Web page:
I credit the sense of weightlessness I experienced (of being in a magnificent setting and not endlessly pining over countless attractions and distractions) in Florence with the purposefulness of my extended stay there. I was not touring the city with the anchor of crossing sites off a list. I was there for another purpose, and therefore off the hook and free to curate heavily, focus on quality and imbibe as little content as needed.
As the first half of my retreat came to a close, and with six days remaining before my return flight home, I grew curious to see if I could maintain that agenda-less ease in a more demanding urban climate. To find out, off to the “eternal city” I went via a mid-day high-speed train to Roma. With intention I made arrangements to stay at a smaller neighborhood hotel, Hotel Capo D’Africa, tucked along a back street near The Colosseum.
An ancient (former) monastery towered over the hotel, and each morning the day broke with the tolling of church bells and a hint of prayer chanted by the nuns who now occupy the site. Taking residence on a street less traveled was integral in a pounding city like Rome. From that hushed base, I was better able to adjust the volume to my days and then pour into them only those components that truly lent to my creative clearing. This stop definitely escalated my self-imposed challenge, but here again curating proved key. Among my throttling back amendments were…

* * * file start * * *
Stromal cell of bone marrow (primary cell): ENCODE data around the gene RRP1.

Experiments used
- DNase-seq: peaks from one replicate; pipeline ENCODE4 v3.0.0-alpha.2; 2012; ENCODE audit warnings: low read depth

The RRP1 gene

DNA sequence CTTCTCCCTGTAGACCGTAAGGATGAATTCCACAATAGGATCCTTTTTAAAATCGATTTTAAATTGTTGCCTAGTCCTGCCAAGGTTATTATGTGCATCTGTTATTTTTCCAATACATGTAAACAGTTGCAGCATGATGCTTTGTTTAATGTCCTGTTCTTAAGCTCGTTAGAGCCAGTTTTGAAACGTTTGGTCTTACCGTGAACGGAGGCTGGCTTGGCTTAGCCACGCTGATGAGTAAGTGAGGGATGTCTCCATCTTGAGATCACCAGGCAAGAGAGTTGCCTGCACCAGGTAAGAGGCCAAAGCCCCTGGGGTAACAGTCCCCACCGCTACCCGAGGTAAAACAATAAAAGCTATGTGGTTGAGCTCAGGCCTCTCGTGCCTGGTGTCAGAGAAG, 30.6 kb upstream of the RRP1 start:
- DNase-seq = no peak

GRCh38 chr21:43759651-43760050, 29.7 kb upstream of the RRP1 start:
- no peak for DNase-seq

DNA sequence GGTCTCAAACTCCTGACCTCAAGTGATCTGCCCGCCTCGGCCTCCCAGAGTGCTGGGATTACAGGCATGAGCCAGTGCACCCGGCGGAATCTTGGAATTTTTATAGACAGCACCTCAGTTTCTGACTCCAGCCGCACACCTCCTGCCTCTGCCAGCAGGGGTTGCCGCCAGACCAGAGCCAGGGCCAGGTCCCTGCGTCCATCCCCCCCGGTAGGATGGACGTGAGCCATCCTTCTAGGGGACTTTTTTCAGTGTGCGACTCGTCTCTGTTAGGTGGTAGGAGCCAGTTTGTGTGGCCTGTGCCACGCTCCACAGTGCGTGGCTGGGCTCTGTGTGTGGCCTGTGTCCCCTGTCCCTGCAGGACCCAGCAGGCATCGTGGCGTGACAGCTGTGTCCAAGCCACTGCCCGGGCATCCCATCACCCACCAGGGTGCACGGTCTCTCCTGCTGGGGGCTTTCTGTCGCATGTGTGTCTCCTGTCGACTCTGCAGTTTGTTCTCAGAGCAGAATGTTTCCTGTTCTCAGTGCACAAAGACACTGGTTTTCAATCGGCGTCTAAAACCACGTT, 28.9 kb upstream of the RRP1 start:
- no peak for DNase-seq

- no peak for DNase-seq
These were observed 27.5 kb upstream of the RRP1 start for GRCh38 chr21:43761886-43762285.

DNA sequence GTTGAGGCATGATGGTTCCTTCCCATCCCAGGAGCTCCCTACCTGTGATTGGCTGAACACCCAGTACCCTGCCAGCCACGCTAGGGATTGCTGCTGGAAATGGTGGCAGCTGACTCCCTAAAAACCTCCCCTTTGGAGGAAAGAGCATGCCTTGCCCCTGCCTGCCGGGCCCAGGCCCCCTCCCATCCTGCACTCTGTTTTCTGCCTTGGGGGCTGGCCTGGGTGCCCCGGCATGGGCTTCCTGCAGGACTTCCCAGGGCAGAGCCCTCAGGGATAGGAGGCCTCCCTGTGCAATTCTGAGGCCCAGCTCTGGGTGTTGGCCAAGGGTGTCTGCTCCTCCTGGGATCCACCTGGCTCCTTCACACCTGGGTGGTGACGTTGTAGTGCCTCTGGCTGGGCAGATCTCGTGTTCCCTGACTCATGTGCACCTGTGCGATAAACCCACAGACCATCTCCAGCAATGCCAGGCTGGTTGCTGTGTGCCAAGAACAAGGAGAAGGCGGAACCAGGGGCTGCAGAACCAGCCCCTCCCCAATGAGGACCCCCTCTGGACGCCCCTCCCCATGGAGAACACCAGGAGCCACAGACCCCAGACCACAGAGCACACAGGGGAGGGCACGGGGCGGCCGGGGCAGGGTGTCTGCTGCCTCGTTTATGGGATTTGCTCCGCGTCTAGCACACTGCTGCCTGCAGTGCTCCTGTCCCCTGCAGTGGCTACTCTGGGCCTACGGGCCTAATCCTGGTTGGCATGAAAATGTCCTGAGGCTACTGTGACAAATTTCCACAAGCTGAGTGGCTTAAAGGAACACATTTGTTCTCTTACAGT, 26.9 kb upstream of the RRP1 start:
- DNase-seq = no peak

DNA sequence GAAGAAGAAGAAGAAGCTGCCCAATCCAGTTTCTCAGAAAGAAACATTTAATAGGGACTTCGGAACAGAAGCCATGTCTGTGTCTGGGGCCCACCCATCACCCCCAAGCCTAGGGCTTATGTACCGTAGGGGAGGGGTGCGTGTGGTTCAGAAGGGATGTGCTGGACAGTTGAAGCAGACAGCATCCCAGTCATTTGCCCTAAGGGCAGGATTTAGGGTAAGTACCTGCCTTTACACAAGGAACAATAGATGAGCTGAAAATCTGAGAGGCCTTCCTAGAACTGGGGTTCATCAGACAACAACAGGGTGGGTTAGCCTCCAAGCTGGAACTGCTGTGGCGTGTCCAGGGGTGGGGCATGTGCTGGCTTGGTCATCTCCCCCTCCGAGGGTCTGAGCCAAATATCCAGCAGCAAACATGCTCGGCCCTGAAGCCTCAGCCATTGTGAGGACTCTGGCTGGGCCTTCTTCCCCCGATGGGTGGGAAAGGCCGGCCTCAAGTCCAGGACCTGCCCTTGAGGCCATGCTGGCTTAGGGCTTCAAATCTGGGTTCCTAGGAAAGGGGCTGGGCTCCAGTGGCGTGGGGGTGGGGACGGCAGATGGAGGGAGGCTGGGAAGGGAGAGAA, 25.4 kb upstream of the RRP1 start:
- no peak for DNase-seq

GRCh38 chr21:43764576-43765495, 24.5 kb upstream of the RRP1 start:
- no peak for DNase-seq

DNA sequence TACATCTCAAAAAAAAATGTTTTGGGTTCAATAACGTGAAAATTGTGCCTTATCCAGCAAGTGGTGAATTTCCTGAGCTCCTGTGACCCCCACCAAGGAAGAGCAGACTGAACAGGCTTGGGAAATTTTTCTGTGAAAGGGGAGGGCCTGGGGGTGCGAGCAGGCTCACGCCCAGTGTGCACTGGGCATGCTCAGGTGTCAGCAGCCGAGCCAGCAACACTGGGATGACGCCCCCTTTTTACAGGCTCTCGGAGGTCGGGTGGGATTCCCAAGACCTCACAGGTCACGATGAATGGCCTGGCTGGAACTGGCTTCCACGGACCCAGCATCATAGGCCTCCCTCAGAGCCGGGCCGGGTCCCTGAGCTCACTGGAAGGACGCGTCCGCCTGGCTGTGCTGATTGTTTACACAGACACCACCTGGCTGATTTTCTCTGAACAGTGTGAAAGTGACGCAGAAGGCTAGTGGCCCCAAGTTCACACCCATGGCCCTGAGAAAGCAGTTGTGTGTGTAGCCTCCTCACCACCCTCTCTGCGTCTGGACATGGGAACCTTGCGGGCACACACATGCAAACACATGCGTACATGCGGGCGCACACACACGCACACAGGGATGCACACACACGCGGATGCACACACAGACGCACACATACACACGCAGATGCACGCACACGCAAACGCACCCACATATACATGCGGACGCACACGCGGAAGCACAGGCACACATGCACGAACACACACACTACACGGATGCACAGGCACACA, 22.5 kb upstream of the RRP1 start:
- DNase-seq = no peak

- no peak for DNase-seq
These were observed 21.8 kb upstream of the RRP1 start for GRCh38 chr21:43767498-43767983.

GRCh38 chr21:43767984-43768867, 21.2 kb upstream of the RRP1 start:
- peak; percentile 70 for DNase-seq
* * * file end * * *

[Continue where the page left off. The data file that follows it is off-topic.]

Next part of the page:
Morning city strolls rather effortlessly morph into walking meditations – especially along the ruins of historical sites such as Rome’s Colosseum. No ticket or lengthy line required to blink in the Flavian Amphitheatre’s magnificence. In the absence of selfie sticks, tour buses and ticket touts, humbling encounters abound for the early riser. Also, a delight along morning saunters is the chance to glimpse the “on the block” farmers’ markets as they stock their arugula, frisée, and frutta for the neighborhood chefs.
All can truly be dialed down while experiencing a mass delivered in a language that is not your own. For a small (optional) offering, legions of these opportunities abound in and around Rome. Sitting in on such ceremony at the onset of one’s arrival makes for a nice segue into the city’s imposing streets.
Also, the native language relaxes the ritual itself extending patrons a license, for one precious hour, to empty the mind and reconnect with all that is sacred. One lovely place to do so daily was the Basilica di Santa Maria Nova, centrally situated next to the Forum in the Rione Campitelli – one of the fourteen historical quarters into which modern Rome was divided.